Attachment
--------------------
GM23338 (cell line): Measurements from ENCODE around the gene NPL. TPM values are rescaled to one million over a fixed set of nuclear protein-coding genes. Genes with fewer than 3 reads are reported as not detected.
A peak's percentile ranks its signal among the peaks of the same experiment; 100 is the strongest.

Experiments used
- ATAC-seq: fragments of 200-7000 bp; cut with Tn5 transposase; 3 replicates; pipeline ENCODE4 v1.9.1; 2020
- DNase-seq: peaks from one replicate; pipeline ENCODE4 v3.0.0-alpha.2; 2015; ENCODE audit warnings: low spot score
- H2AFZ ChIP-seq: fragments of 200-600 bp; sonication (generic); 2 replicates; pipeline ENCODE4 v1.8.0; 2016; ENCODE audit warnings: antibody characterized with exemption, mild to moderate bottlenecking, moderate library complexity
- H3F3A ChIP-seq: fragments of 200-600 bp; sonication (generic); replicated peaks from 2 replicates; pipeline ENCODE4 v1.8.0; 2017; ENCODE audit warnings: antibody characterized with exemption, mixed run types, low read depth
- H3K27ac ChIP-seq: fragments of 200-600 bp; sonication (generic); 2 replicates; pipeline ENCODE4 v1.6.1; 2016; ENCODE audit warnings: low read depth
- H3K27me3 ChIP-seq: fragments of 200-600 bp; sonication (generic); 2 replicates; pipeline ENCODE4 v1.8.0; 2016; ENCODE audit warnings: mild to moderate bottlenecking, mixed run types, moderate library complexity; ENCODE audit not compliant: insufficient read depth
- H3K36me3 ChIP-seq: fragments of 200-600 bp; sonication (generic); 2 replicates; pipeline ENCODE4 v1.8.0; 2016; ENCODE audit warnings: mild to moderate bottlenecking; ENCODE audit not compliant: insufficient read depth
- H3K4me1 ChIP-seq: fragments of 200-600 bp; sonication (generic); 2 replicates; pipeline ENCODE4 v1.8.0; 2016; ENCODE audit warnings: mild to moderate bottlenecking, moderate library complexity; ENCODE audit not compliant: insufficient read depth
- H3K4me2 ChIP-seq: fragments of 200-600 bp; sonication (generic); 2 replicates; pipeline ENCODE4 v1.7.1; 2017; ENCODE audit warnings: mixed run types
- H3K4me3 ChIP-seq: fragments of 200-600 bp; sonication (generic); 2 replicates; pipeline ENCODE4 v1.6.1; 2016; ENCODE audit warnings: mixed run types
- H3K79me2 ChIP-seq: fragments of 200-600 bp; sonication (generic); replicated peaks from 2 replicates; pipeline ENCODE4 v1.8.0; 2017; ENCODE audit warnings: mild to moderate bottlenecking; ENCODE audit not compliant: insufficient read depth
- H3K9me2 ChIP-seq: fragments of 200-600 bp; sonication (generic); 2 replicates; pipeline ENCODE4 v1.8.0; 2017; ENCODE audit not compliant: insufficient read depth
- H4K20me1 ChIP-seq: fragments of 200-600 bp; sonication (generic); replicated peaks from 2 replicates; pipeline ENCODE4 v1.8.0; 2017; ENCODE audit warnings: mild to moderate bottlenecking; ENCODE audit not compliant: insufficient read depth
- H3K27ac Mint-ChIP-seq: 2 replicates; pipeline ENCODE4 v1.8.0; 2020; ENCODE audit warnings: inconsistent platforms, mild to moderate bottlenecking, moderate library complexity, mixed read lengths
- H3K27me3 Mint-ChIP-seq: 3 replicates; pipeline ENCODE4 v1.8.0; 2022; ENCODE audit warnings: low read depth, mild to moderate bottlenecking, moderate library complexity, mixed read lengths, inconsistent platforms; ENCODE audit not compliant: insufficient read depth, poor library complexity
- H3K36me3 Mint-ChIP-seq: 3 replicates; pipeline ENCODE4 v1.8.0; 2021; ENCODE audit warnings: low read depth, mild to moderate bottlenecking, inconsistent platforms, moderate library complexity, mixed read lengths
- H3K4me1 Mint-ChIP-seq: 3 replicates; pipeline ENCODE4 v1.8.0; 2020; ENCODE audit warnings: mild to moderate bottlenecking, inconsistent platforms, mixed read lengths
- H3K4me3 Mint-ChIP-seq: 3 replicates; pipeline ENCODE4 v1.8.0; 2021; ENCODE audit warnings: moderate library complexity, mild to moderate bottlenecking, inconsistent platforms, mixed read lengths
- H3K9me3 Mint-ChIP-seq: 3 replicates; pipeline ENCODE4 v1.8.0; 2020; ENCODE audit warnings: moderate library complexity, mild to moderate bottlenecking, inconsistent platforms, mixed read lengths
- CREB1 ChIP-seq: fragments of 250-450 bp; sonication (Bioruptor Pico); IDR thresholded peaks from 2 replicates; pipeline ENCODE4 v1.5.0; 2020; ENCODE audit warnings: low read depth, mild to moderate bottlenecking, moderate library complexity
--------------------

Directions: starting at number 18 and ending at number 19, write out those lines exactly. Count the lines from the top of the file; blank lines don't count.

- H3K27me3 Mint-ChIP-seq: 3 replicates; pipeline ENCODE4 v1.8.0; 2022; ENCODE audit warnings: low read depth, mild to moderate bottlenecking, moderate library complexity, mixed read lengths, inconsistent platforms; ENCODE audit not compliant: insufficient read depth, poor library complexity
- H3K36me3 Mint-ChIP-seq: 3 replicates; pipeline ENCODE4 v1.8.0; 2021; ENCODE audit warnings: low read depth, mild to moderate bottlenecking, inconsistent platforms, moderate library complexity, mixed read lengths